Background: Mind-mindedness refers to a caregiver’s tendency to attribute mental states to their children (Meins, 1997). Although it is a relatively new and understudied construct within child developmental research, research has shown that mind-mindedness predicts positive development in children (McMahon & Bernier, 2017). Many studies have compared paternal and maternal mind-mindedness and have provided mixed findings, with some studies finding no difference between mothers and fathers (Barretto, 2016) and others finding that mothers display higher mind-mindedness (Planalp, 2016). Objective: To report on the available literature, this study uses meta-analytical techniques to systematically determine whether mothers and fathers exhibit similar levels of mind-mindedness towards their children. Methods: A systematic search for studies evaluating mind-mindedness and similar constructs (i.e., reflective functioning, mentalization; Zeegers et al., 2017) across 5 databases identified 33 studies. Results: The results show that mothers presented higher mind-mindedness than fathers (d = -0.26, p < 0.01). There was also a significant correlation in mind-mindedness between mothers and fathers of the same family (r = 0.17, p < 0.01). Conclusions: Fathers display lower levels of mind-mindedness in comparison to mothers. Given the association between mind-mindedness and reduced levels of parental stress (Camisasca et al., 2017; McMahon & Meins, 2012; Walker et al., 2012), and emerging research finding that mind-mindedness may be a protective factor against child behavior problems (Centifanti et al., 2016; Easterbrooks et al., 2017; Hughes et al., 2016), it is important that future parenting interventions focus on the promotion of fathers’ mind-mindedness, which can improve the well-being and mental health in both fathers and their children.
Keywords: Mind-mindedness, meta-analysis, fathers, mothers, mental health
5.4. IVR technology use by patients with health failure: Utilization patterns and compliance.
Esra Ben Ismail* (1), Mirou Jaana (1)
(1) Telfer School of Management, University of Ottawa, Ottawa, Ontario.
Introduction: Interactive voice response (IVR) is an automated telephony system that leverages existing telephone lines for monitoring patients post-discharge from a hospital, for early intervention. Limited evidence exists on the pattern of use and success of IVR technology among patients with heart failure (HF), and how IVR affects their compliance. Objectives: This study explores the pattern of IVR use by HF patients in the IVR program at the University of Ottawa Heart Institute (UOHI), describes their characteristics and IVR patterns of use in relation to compliance behavior (e.g., weighing themselves, medication compliance) and services utilization (i.e., hospital readmission). Methods: Secondary data collected by the IVR system at UOHI were used in this analysis. The system is based on an algorithm that triggers automated telephone calls to patients at a predetermined time for six months after discharge: Day 2, Weeks 1, 2, 4, 6, 8, 10, and 12. Calls consist of questions related to HF given in the same order a clinician would when assessing a patient. Results: A total of 902 HF patients were considered with a mean age of 70 years (59.4% male). The preliminary results show a peak of completed calls at Week 1 (78%), followed by a steady decline until Week 12 (54.9%). Week 12 showed the lowest rates of hospital readmissions (5.5%) whereas, week 4 had the highest rate (10.6%). More analysis will be done to further explore the characteristics and cluster of patients that IVR works best on. Conclusion: The increased use of IVR in remote patient monitoring will allow for a cheaper and more accessible form of at-home recovery. Leveraging IVR technology to support other conditions, especially during a pandemic, may be beneficial for patients to avoid unnecessary visits to the hospital and complications due to delay in seeking care.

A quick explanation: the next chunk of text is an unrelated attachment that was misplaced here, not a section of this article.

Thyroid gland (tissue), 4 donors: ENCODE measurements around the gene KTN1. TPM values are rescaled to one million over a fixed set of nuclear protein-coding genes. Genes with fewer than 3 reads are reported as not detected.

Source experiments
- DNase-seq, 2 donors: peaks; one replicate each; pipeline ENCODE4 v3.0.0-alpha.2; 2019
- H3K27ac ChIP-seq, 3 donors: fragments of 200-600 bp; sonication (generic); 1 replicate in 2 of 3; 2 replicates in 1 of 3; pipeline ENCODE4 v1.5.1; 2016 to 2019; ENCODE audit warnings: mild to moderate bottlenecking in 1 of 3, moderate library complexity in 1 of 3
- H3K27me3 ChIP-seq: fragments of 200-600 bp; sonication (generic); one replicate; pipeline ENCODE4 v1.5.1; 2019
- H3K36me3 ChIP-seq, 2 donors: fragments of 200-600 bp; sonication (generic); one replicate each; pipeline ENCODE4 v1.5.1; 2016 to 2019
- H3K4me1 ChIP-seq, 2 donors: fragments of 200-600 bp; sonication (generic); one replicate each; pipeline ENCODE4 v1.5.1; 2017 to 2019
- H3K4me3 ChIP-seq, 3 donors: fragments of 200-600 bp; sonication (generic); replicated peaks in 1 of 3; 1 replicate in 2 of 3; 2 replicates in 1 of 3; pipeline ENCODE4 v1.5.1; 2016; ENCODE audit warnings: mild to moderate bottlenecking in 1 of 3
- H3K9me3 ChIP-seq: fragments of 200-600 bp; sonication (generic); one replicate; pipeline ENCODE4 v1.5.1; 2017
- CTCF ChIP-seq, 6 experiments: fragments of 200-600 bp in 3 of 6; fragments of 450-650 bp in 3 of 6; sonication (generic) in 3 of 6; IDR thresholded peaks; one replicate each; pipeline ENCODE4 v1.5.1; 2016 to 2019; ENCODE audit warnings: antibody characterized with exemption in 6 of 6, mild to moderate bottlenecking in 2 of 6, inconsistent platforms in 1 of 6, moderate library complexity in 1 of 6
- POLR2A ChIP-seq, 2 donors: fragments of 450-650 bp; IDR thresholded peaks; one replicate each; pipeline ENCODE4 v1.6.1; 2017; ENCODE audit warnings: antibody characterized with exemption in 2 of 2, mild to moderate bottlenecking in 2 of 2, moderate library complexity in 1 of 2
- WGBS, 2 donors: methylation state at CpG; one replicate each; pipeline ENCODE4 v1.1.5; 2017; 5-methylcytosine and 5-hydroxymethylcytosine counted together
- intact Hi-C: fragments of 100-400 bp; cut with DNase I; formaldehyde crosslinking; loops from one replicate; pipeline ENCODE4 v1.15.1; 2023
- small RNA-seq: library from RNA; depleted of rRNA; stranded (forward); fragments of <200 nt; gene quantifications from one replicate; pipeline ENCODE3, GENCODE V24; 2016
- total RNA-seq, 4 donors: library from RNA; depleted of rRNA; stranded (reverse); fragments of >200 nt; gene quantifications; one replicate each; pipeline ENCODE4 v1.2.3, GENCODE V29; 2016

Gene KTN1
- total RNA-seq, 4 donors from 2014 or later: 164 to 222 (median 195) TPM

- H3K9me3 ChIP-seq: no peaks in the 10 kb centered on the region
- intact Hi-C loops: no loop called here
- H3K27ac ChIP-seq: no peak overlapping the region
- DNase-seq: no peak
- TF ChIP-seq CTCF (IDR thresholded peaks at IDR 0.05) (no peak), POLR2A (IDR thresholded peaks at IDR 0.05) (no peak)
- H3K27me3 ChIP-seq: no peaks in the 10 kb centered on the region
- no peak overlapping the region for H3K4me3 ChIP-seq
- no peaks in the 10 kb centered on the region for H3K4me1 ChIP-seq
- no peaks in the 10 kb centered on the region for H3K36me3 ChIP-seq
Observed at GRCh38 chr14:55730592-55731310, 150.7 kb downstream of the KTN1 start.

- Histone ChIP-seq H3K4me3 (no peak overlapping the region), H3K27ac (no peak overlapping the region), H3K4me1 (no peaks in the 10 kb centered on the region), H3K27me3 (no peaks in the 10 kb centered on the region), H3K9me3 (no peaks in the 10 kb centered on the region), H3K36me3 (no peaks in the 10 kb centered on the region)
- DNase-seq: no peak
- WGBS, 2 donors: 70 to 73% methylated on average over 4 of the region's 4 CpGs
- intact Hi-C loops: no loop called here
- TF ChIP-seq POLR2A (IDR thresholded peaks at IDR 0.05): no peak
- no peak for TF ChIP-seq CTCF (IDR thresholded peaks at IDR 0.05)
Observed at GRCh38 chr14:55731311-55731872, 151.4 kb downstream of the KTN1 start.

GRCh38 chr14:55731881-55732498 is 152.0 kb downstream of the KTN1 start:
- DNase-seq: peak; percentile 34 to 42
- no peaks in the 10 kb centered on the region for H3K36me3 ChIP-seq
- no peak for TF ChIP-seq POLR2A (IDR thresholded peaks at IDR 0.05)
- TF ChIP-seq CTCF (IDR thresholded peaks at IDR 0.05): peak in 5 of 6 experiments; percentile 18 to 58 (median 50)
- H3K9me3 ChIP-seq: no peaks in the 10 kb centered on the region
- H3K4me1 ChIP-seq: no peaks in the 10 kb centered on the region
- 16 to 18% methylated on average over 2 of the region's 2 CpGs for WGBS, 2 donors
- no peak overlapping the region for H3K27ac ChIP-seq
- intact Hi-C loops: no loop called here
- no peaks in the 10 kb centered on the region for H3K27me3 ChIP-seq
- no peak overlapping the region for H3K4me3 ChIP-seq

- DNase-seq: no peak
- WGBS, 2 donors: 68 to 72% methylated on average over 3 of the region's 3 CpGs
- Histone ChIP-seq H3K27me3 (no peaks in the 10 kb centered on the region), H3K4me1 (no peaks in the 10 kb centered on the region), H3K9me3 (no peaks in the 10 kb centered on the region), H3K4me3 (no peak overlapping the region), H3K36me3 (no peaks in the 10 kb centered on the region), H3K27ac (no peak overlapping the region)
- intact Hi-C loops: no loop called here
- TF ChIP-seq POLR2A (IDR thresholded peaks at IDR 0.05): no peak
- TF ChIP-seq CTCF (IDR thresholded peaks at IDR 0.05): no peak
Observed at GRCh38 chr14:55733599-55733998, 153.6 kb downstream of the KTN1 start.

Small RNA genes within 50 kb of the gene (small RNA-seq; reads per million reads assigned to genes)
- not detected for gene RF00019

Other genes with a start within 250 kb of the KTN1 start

Keywords: IVR technology, Heart-Failure, Remote monitoring.
5.5. Analysis of Challenges with Asynchronous Online Lectures in a First-Year Anatomy and Physiology Course.
Ishika Tripathi* (1), Jacqueline Carnegie (2)
(1) Faculty of Science, University of Ottawa, Ottawa, Ontario
(2) Faculty of Medicine, University of Ottawa, Ottawa, Ontario
Understanding the effects of asynchronous online learning has become increasingly important as courses resort to online learning during the COVID-19 pandemic. The goal of this project is to understand the challenges faced by students learning anatomy and physiology (ANP) using asynchronous lecture recordings during an obligatory shift to online education and the ability of this teaching approach to help students progress through an effective learning experience. This research project used survey and Echo360 data to evaluate student approaches to asynchronous online instruction. The survey data was anonymous, voluntary, and collected from 154 students enrolled in a first-year ANP course during fall, 2020. The Echo360 data pertained to the timing and frequency of student participation in recorded lectures. Survey results show that more students find asynchronous online lectures difficult rather than easy compared to synchronous in-person lectures. Most students were not affected by significant extrinsic or intrinsic cognitive load but lacked the ability to use the benefits of pre-recorded lectures, such as re-watching recordings, to their full advantage. Analysis of Echo360 data on lecture recordings provided information on the average view time per recording, timing of attendance to recorded lectures, and the frequency of repeat viewing, especially in relation to final exams. The average number of total views per lecture was 575. The average number of unique views was 270, meaning that 70.9% of students watched recorded lectures at least once. Higher views also correlated positively with note-taking events, suggesting that students re-watched and engaged more when faced with specific topics. The results of this project will guide healthcare educators to discover more effective ways to fully engage students when teaching ANP online, and will promote interest in developing more effective online learning tools for healthcare students.